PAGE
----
ESPER Home Page About ESPER ESPER Organization Membership Page Reflections Newsletter Black Heritage Stamp Issues African Americans on US Stamps African American Themed Stamps World-Wide Issues All About Stamp Collecting Stamp Collecting Terms Current Events Related Links Bulletin Board
Printer Friendly
Text Version

 

 

Henry Ossawa Tanner
Artist Best known for his Religious Scenes
American Arts Issue - Scott Catalog # 1486
Issued on Sept. 10, 1973 in Pittsburgh, PA
Designed by Mark English

Henry Ossawa Tanner was born in Pittsburgh, Pennsylvania on June 21, 1859.  His father was a minister in the African Methodist Episcopal Church and his mother was a school teacher. He was the oldest of 9 children. 

In 1868 the family moved to Philadelphia, Pennsylvania where Henry was enrolled in the Robert Vaux School for Negro students. Robert Vaux School was one of the very few schools for African Americans in the mid 1850s that included a liberal arts curriculum and Henry graduated as class valedictorian.

When Henry was 13, he observed an artist working in Fairmount Park. Henry was fascinated by the compositional elements used in the painting and from that time on, his life's ambition was to become an artist. 

Henry's first efforts were marine scenes and animals painted at the Philadelphia Zoo. In 1878 he painted several Adirondack landscapes while convalescing from an illness. Henry enrolled as a student at Philadelphia Academy of Fine Arts in 1880 and he taught at at Clark College in Atlanta, Georgia from 1889 to 1891. 

Henry moved to Paris France in 1891 to escape the racial prejudice that was an impediment to the aspirations and ambitions of all African Americans in that era. Soon after his arrival, Henry began studying under Jean Paul Laurens at the Acade'mie Julien. Except for two brief visits to his family in 1893 and 1896, Henry remained in Paris until his death in 1937.  Henry painted one of his most famous paintings, The Banjo Lesson while visiting his family in 1893.  During the 1890s he painted several scenes of African American life including another famous painting, The Thankful Poor.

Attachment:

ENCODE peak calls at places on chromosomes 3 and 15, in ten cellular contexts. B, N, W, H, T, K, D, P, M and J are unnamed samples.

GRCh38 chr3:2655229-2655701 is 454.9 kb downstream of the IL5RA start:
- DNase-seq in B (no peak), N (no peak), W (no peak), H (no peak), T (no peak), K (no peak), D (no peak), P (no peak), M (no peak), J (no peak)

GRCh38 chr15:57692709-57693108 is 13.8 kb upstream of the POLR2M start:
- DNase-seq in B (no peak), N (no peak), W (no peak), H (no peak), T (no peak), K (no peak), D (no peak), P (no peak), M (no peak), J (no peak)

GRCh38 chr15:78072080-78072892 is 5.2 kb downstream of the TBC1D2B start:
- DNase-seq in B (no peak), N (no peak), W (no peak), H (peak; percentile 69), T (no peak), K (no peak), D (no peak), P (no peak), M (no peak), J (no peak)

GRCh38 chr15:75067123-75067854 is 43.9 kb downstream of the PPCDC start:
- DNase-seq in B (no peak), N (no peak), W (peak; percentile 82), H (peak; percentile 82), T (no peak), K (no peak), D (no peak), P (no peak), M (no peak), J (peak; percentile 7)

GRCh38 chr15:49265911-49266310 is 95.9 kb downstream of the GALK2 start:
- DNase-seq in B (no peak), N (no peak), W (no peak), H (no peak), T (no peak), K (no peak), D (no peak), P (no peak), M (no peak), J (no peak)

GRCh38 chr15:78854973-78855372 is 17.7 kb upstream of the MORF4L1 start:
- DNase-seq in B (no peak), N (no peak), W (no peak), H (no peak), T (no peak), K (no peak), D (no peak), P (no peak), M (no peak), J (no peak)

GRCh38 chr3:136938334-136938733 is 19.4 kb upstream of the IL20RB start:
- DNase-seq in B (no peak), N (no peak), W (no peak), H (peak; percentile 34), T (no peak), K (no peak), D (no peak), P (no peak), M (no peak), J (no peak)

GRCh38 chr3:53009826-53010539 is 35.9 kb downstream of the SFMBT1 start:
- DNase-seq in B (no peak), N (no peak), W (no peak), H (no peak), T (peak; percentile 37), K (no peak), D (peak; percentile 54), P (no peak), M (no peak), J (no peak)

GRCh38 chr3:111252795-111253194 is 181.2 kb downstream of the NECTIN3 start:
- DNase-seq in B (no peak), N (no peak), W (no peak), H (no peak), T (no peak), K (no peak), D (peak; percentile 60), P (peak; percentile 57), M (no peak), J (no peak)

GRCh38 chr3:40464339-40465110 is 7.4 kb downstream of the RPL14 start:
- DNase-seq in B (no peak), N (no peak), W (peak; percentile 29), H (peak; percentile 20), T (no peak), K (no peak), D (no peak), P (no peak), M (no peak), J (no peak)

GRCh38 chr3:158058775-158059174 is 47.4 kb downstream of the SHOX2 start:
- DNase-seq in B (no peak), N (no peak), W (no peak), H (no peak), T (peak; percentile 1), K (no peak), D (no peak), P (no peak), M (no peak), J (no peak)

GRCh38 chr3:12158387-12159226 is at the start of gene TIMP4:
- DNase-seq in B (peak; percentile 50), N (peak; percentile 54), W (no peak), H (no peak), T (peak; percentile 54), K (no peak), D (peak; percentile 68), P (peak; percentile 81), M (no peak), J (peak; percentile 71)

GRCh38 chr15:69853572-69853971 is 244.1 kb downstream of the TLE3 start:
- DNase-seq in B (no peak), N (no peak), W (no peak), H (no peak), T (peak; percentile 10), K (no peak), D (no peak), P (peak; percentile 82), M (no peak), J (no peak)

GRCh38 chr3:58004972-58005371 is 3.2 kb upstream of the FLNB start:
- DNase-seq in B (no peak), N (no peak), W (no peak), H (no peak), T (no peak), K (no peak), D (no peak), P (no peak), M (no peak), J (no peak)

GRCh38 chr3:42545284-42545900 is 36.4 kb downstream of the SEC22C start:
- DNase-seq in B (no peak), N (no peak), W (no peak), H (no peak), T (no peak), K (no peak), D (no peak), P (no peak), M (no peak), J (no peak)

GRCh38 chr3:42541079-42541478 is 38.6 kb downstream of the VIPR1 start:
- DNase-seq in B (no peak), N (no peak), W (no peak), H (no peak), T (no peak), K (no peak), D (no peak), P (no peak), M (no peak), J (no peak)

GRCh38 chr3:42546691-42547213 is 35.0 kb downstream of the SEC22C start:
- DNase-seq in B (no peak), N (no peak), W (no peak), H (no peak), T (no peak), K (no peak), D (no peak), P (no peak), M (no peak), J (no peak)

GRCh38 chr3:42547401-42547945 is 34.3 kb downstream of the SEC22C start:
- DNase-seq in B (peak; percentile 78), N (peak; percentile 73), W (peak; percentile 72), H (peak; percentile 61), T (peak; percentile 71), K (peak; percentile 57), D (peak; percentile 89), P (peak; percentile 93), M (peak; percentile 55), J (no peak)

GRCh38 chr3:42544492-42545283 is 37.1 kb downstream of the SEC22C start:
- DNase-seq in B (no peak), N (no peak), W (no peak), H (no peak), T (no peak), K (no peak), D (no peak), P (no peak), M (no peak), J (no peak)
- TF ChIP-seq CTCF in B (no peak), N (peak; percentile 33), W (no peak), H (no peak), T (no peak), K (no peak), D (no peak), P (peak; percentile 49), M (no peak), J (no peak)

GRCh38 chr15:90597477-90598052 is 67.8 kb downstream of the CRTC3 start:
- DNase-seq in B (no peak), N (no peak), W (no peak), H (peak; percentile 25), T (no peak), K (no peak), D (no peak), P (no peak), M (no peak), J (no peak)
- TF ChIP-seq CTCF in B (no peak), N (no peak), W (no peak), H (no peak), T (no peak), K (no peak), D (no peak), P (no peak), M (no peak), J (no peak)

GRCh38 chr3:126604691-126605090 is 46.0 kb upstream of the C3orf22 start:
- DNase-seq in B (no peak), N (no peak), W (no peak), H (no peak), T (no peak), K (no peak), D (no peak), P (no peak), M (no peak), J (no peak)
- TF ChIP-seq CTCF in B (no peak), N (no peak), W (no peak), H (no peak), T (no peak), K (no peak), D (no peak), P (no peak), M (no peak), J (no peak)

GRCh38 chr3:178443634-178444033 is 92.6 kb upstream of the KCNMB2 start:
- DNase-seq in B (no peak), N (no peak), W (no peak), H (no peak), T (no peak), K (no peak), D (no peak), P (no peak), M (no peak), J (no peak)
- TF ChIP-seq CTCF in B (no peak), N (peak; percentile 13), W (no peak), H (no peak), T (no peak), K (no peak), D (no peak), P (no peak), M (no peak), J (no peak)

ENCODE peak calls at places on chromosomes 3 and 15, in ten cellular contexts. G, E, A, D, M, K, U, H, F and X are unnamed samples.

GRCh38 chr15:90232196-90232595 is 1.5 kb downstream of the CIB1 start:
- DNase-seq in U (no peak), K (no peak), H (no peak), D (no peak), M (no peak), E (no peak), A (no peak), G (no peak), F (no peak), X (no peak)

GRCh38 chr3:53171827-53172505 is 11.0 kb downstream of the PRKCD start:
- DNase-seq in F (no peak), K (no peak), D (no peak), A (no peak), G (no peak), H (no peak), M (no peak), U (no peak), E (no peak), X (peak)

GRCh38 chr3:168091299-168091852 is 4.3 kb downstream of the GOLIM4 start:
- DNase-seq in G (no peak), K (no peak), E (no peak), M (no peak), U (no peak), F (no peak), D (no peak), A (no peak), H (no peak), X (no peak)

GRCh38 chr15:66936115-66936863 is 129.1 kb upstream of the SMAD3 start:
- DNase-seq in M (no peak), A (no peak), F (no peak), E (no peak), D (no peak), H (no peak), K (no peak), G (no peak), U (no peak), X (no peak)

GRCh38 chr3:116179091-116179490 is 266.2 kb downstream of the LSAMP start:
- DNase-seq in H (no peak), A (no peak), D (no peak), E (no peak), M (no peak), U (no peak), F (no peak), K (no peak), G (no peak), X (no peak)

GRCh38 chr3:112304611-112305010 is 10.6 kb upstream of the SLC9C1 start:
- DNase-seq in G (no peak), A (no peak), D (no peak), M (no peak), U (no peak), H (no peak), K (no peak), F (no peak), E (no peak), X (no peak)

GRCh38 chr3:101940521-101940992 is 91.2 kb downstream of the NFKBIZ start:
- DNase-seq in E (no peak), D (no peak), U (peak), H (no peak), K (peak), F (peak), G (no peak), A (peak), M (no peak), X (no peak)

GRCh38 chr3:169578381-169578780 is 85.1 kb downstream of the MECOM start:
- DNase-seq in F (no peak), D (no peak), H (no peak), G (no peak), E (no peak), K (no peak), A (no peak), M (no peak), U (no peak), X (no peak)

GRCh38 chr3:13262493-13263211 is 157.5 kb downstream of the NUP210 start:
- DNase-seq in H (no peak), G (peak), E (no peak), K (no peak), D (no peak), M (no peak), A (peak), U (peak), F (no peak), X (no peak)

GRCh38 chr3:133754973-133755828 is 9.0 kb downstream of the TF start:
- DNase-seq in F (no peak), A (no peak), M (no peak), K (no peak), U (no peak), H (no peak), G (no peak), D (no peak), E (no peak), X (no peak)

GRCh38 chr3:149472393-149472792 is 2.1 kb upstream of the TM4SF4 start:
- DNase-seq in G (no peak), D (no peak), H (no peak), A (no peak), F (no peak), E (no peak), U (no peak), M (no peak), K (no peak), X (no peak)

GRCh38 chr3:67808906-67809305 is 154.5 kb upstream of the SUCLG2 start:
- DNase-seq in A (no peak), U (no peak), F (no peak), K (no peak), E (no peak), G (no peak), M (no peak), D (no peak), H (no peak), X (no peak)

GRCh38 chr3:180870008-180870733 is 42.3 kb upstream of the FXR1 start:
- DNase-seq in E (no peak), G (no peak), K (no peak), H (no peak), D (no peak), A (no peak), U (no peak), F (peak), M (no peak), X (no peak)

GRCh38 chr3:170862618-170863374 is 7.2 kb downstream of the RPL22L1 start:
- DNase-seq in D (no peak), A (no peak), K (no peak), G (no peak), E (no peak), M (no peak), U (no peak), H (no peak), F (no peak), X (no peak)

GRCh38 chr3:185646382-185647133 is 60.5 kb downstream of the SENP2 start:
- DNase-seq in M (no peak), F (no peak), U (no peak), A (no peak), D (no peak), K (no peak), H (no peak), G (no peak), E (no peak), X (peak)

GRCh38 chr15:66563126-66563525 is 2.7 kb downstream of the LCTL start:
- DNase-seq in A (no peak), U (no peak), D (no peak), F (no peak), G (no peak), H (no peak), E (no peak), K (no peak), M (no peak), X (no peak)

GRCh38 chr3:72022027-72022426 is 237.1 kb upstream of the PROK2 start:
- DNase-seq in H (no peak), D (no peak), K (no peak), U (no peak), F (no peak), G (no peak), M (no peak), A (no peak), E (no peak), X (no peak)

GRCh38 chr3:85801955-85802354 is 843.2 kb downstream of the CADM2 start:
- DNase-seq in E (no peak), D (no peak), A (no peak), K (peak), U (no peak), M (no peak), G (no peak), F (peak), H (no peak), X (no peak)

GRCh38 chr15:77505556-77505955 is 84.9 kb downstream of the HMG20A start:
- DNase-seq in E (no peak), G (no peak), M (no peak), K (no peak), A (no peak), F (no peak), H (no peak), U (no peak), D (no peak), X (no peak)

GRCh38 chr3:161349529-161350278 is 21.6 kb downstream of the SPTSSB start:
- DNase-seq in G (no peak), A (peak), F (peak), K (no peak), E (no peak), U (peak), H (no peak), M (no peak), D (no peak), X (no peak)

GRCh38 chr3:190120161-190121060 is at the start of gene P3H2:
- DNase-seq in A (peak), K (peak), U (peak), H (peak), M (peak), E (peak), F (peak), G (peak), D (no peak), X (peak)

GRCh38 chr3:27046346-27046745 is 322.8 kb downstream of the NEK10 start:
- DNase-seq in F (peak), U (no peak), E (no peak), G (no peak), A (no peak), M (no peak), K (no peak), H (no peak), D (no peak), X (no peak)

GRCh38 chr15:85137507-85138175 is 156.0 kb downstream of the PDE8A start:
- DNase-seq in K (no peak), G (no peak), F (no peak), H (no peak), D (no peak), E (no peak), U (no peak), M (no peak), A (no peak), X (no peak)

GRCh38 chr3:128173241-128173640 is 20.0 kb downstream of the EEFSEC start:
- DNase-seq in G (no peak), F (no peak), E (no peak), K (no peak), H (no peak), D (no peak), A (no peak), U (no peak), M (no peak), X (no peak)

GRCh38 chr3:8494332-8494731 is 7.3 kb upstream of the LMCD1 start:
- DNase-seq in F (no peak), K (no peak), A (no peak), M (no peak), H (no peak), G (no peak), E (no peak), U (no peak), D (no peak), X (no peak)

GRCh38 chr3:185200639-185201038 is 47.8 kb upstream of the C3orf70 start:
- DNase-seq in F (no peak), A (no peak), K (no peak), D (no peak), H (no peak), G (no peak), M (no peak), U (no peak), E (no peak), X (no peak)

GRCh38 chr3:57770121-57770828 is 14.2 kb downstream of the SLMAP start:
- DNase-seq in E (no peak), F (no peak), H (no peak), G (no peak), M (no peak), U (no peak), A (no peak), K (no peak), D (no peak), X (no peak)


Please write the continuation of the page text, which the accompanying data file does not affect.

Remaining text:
Henry switched from painting genre scenes during the mid 1890s and began painting religious scenes. It is these religious paintings for which Henry O. Tanner is best remembered. In 1896 his painting, Daniel in the Lion's Den won honorable mention at the Paris Salon. The Resurrection of Lazarus was purchased and exhibited at the Louvre in 1897. 

Henry married Jessie, a Frenchwoman in 1899.

During World War I, Henry worked for the Red Cross Public Information Department and he was allowed to sketch scenes from the front lines of the war. His paintings of World War I African American soldiers are exceptional and virtually the only paintings in that genre ever produced. 

Henry O. Tanner continued to paint until the mid 1930s. He died in Paris, France on May 25, 1937.

After a half-century of obscurity, Henry's work is finally beginning to receive the acclaim it deserves. In 1990, the Philadelphia Museum of Art presented an exhibition of Henry's works which drew record crowds.

Paintings on the Internet:
The Seine 
Two Disciples at the Tomb 
Abraham's Oak 
America Guided by Wisdom 


Sources: 
Encyclopedia Britannica
Encyclopedia Africana

 

Copyright 2002 all rights reserved by ESPER
a non-profit 501(c)(3) organization
Webmaster